Don Hoâ€™s Little Girl Grows Up
She grew up on stage with her famous dad, and now itâ€™s Kea Hoâ€™s turn for the spotlight
Thereâ€™s a lot more to Kea Ho than a pretty face with a sultry look and a sizzling body.
Daughter of Hawaiian music legend Don Ho, this local beauty with ultra-exotic features and an undeniable sex appeal opens up to MidWeek in an exclusive interview about her childhood, Hollywood and her newest endeavor: Lovechilde, a high-fashion, sexy swimsuit line.
Ho, who has appeared in TV shows such as Entourage, Melrose Place, Lie to Me and Miami Medical, and featured in Maxim as well as a non-nude full-page spread in Playboy, also is working on an electro pop album and is a busy socialite hosting various parties in Los Angeles, including charity events at the famed Playboy Mansion.
“(Being thought of as a sex symbol) I find it empowering, because as a woman I feel itâ€™s important to be strong and independent, and I think your sexuality is part of that,” says Ho. “I was raised to believe I can do anything. Iâ€™m more of a liberal thinker. I have no problem with artistic nudity, but I definitely donâ€™t like if people only see that because thereâ€™s so much more to me, as there is to other women who are looked at as sex symbols. It is part of who you are, but I just want people to know the other things about me as well, like everything else I have going on.”
Ho is the eighth of Don Hoâ€™s 10 children, and attended Waiokeola Preschool, Waikiki Elementary and La Pietra-Hawaii School for Girls. Her mother Elizabeth Guevara met Don while on vacation from California and later became a dancer for his Waikiki show. The six older siblings are from her fatherâ€™s first marriage to Melva Ho and lived in Lanikai. Then there was Hoku (with Patti Swallie), Kea, Kaimana (also with Swallie) and Kealii (with Guevara). The mixed ohana all lived together in a Diamond Head home.
“I grew up when my dad was performing at the Hilton Hawaiian Village (in the 1980s) and he basically had us on stage since we could walk,” says Ho. “We were like a troupe of dancers running around backstage. We all had a hula weâ€™d perform and a little comedy routine. Weâ€™d sing a little bit. It was an amazing childhood.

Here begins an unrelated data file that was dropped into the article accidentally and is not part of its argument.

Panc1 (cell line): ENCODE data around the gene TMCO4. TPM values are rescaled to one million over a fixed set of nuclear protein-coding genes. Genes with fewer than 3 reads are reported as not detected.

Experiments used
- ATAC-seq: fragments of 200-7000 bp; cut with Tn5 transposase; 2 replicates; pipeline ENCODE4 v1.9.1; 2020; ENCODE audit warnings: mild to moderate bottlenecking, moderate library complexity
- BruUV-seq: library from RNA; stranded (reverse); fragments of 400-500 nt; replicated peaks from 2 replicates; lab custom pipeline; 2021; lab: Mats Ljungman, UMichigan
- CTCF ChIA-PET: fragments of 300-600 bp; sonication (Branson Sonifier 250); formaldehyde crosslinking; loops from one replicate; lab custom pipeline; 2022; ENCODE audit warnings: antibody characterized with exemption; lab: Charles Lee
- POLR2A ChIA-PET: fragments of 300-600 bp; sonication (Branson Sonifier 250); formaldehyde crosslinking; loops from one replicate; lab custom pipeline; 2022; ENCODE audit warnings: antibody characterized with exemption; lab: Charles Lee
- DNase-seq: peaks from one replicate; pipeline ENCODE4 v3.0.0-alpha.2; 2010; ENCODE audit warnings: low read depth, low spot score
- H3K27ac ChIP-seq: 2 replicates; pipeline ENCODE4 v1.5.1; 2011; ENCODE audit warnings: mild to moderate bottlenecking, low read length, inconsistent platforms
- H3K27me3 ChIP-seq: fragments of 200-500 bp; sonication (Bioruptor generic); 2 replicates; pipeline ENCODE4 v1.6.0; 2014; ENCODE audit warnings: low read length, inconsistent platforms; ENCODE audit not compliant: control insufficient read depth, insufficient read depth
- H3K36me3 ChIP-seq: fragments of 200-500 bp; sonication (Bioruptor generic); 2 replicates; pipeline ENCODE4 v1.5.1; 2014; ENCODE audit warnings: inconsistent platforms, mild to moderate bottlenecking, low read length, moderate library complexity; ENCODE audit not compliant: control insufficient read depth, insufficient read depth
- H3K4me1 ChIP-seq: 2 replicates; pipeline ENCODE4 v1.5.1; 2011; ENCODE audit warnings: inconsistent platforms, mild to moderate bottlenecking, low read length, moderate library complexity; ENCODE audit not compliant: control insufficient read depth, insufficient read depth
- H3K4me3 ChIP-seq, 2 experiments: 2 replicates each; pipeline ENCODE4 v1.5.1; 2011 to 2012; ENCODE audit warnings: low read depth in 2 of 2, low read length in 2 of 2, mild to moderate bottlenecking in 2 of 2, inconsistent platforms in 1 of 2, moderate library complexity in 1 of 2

“One of my dadâ€™s things was this idea of work ethic, where we had to be a part of the family business our whole life no matter what it was. He either had us performing or working in the office or producing the show. Everyone was involved. My older brother Donnie did lights for him for a long time. All my older brothers and sisters performed with him before I was even around.”
With an interest in fashion, Ho left the island after high school to attend the Fashion Institute of Design and Merchandising in Los Angeles, where she still lives. She also spends some time in New York but calls Hawaii home, flying back every couple of months. But on her most recent trip here this past summer, she admits to not being back for about two years.
“I miss the beaches, my family, having my siblings around,” she says. “I miss being at our home at Diamond Head. We had such amazing times there. Also at Lanikai. Our family was very close. Weâ€™d always have get-togethers, barbecues. I miss all of that.
“But since my dad passed away, itâ€™s been difficult for me to be (in Hawaii) because it reminds me so much of him. We were the two closest people in the world. I was a total daddyâ€™s girl.”
Ho canâ€™t help but tear up as she reminisces on their time together snuggling in bed channel surfing, going out to eat after the show, their talks about life, family dinners, sitting on stage with him while he held her hand and sang a song (the last one he sang to her before he passed away was Kuu Home O Kahaluu).
“He had a way of making you feel like youâ€™re the most beautiful girl in the world, his little baby princess,” she says. “Heâ€™d come in to kiss my siblings and I goodnight every night even if he was coming in at 4 a.m. I would give him manicures and pedicures when he needed them (all the time). And his thoughtfulness even about the little things. He would leave me notes like, ‘My beautiful Hawaiian princess, I fixed the toilet.â€™”
She lists some of their favorite eateries together as Izakaya Nonbei, Akasaka, Onoâ€™s Hawaiian Food and 3660 on the Rise, among many others. After earning her degree in fashion design, Ho worked for the international trade publication WFM (World Fashion Magazine) reviewing couture and ready-to-wear fashion shows around the world.